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'Courting Alex,' a.k.a. Dharma playing Greg

January 23, 2006|Robert Lloyd | Times Staff Writer

Does it strike anyone else as a failure of the imagination that Jenna Elfman's new sitcom is essentially her last one stood on its head? In "Courting Alex," which begins tonight on CBS, she plays an uptight, Type A Manhattan corporate lawyer who, by the end of Episode 1, has fallen for Scott, a motorcycleriding, day-seizing firefighter-turned-tavern-keeper, played by Josh Randall. In short, she is Greg to his Dharma.

I don't know how many minds came together or how long to create "Courting Alex," not to be confused with "Chasing Amy" or "Judging Amy" or "Crossing Jordan" or "Regarding Henry" or "Killing Zoe" or any other work with a title in which a gerund precedes a proper name. (Reportedly, an earlier version of the show was scrapped entirely.) But if it were my career that was about to be either advanced or stalled, I would ask to see the time cards.

Having conceived a great liking for Elfman in the 1996 series "Townies," in which she created a remarkably whole human being in remarkably short order, it pained me not to like "Dharma & Greg," a cartoon in which she played a cartoon character. (I do realize that I hold a minority opinion here.) But I root for her.

This being a marginally more realistic show than was "D&G," there's some hope a marginally realistic character might emerge, though it's too soon to tell. The pilot is neither a disaster nor a triumph; it's rooted in the hoary premise of the attracted opposites, and decorated in familiar tropes of sitcomedy, but it's neatly done. Except perhaps in its rush to push Alex and Scott into unearned romance, it doesn't insult the viewer's intelligence or the dignity of man. (Which cannot be said for every situation comedy.)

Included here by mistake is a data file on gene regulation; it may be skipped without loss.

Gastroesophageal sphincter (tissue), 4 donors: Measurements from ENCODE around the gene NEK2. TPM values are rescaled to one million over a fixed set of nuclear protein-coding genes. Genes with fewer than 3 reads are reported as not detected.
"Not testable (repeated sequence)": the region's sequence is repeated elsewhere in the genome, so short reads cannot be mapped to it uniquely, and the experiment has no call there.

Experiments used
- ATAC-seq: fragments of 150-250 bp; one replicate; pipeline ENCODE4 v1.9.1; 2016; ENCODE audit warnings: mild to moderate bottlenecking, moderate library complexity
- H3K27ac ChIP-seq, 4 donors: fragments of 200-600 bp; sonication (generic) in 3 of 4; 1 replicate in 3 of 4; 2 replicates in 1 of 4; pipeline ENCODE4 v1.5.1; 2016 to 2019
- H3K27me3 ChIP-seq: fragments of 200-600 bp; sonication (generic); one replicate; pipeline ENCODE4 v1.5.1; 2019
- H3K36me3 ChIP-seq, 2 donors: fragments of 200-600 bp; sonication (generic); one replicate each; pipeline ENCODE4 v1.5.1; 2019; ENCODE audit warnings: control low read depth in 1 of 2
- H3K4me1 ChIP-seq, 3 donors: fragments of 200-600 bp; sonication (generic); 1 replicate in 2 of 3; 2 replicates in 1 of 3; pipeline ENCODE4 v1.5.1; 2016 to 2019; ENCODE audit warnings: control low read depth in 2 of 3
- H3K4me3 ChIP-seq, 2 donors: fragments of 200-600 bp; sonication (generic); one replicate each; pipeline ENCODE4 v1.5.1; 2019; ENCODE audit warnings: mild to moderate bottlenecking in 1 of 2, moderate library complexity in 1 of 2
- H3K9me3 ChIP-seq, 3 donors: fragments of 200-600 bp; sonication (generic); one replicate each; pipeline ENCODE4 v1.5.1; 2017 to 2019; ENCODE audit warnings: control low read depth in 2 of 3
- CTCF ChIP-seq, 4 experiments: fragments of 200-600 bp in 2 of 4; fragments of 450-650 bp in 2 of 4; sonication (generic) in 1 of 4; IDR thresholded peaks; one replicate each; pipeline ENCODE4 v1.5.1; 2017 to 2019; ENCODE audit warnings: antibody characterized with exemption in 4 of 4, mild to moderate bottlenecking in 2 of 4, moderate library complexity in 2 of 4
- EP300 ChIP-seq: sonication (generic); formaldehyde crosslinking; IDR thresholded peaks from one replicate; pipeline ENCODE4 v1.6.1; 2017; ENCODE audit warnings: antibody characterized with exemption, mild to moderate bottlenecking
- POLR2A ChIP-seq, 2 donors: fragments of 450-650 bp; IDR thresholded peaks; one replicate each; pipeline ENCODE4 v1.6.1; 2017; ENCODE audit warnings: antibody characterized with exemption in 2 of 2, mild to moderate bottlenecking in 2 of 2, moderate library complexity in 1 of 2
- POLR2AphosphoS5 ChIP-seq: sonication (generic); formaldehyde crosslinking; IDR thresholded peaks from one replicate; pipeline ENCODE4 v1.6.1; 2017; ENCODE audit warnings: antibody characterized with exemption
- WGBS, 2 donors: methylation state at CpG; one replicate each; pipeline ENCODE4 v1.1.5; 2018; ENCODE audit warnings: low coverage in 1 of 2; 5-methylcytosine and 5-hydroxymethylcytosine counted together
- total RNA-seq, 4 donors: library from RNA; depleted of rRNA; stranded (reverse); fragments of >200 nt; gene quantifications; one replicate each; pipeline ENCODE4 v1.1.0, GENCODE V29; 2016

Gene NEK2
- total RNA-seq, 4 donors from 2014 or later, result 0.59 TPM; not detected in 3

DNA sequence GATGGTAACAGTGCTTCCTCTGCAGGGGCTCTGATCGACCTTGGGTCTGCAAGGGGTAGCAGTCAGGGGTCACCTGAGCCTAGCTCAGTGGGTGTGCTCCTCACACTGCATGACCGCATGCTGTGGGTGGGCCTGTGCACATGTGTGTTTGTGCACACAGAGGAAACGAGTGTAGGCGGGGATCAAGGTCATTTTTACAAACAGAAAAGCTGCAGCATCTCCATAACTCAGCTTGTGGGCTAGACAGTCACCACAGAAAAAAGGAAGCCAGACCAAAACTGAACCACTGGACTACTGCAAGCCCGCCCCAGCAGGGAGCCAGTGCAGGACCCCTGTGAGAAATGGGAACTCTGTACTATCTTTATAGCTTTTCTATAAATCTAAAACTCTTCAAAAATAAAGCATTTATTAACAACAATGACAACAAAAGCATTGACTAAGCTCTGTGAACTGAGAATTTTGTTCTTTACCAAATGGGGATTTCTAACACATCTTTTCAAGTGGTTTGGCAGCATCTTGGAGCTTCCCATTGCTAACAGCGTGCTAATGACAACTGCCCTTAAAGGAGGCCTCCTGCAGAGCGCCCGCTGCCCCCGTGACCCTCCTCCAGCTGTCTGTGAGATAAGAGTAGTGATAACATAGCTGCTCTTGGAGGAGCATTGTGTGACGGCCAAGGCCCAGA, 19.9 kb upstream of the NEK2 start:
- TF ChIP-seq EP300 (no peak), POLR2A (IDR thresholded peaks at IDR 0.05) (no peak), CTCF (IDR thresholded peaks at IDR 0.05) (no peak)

The great Dabney Coleman is here, not showing his teeth as much as he might, as Alex's much-divorced father and boss, who wants to tear down Scott's tavern so that an important client can build a skyscraper. (Like New York needs another one of those.) He made me laugh in this exchange:

"Dad, how do you know when someone's right for you?"

"Easy. They sign my pre-nup."

For some reason, he is trying to set up Alex with fellow attorney Stephen (Josh Stamberg), even though anyone can see he's just Ralph Bellamy, the disposable schnook. In the easy-road way of these things, Stephen is a character made not to take seriously. (How much more interesting it would be if he were.)

Alex also has a neighbor, an artist played by Hugh Bonneville, who was someone else entirely (and very good at it) in "The Robinsons," a British comedy seen here on BBC America. He comes and goes like Howard Borden. And she has an assistant (Jillian Bach), who is petite and funny and has the gift of making you pay attention to her.

All these actors get along well together and, now and then, get something to spark.

Elfman's own best moments are when some long-suppressed goofy girlishness cracks through the too-responsible adult, and if she can fan that ember into a steady fire, I will happily warm myself there.


'Courting Alex'

Where: CBS

When: 9:30 to 10 tonight

Ratings: TV-PG-L (may be unsuitable for young children with advisory for coarse language)

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